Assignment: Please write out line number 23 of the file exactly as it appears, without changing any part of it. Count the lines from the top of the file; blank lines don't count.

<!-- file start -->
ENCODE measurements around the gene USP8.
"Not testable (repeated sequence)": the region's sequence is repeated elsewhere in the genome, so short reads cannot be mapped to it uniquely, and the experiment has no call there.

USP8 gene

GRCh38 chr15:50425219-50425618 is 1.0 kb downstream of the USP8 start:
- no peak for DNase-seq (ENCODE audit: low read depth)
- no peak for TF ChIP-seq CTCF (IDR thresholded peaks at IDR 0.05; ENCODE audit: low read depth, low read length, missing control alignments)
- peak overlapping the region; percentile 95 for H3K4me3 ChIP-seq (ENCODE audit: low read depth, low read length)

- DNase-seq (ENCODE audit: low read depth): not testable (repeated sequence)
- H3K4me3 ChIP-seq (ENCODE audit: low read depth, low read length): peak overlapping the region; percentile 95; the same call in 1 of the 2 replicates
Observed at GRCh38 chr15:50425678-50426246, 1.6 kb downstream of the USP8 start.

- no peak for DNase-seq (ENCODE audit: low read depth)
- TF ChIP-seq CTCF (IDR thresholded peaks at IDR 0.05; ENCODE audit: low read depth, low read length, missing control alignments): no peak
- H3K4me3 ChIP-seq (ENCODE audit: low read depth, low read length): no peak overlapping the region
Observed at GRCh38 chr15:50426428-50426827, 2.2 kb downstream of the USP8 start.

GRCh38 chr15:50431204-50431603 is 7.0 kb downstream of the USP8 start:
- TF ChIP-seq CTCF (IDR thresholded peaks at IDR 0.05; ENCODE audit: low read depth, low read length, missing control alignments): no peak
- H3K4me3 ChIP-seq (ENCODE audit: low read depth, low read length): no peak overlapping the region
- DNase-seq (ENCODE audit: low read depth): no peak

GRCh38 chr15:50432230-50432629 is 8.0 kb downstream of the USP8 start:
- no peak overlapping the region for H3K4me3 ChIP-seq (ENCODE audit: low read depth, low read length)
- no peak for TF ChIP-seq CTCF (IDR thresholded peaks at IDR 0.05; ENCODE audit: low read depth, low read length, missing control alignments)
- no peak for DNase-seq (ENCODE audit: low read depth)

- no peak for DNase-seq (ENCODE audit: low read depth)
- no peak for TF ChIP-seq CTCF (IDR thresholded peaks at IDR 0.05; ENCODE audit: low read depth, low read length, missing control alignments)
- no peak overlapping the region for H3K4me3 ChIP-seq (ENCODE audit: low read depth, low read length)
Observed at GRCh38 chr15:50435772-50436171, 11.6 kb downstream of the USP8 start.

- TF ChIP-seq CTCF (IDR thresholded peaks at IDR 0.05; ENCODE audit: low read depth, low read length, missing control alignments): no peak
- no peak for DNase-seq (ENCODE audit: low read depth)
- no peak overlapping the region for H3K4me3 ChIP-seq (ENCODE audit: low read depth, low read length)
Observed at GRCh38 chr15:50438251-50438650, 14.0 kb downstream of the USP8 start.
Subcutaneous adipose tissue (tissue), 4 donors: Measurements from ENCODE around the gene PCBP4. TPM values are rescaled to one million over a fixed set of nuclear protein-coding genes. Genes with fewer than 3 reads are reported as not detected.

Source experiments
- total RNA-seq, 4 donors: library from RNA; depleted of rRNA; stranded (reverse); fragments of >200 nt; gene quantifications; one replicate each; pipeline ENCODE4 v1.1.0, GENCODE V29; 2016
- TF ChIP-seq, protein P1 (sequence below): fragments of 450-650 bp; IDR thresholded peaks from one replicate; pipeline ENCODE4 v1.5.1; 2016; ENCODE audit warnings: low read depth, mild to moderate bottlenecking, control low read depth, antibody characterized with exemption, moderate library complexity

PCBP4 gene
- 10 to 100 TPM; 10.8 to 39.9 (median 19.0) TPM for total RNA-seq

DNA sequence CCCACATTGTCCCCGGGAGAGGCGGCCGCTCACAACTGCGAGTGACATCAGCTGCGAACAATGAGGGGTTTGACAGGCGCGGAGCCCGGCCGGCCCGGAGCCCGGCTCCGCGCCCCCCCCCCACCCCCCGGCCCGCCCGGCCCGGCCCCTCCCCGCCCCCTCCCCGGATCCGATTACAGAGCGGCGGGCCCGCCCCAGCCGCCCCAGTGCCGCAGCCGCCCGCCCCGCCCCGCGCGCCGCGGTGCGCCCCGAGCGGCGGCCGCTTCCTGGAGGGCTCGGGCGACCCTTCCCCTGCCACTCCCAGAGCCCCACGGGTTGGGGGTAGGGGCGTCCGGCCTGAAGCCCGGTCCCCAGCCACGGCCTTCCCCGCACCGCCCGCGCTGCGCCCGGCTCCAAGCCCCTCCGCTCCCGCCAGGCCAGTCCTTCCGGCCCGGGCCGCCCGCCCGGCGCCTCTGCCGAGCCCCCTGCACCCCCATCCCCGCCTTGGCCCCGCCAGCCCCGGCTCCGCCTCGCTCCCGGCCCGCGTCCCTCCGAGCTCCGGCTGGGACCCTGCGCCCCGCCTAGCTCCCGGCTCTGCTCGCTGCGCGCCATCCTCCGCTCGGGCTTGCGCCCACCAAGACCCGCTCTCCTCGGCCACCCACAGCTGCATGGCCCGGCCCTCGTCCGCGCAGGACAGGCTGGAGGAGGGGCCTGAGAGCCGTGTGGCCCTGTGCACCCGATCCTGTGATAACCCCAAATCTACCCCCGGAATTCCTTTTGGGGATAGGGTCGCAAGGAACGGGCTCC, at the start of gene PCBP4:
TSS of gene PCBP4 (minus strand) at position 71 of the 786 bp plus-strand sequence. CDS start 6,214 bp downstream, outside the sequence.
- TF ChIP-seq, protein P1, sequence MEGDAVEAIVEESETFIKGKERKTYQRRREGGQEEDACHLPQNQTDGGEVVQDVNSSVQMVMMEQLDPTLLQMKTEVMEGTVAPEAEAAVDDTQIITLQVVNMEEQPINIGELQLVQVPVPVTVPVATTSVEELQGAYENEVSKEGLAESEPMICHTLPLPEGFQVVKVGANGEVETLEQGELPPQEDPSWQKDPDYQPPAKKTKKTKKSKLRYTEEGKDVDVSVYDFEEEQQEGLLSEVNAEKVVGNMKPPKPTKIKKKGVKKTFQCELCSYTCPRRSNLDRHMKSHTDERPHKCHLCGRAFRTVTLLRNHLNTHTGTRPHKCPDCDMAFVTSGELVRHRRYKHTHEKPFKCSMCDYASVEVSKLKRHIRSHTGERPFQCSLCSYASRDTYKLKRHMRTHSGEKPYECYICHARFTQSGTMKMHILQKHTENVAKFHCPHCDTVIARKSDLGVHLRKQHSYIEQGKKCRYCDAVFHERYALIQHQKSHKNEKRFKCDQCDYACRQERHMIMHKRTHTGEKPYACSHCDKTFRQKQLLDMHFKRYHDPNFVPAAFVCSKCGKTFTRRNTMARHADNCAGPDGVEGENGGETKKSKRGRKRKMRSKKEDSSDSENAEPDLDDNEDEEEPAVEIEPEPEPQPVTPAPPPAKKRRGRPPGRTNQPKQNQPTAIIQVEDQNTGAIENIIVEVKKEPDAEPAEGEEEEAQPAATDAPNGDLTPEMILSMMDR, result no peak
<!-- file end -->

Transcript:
- no peak for DNase-seq (ENCODE audit: low read depth)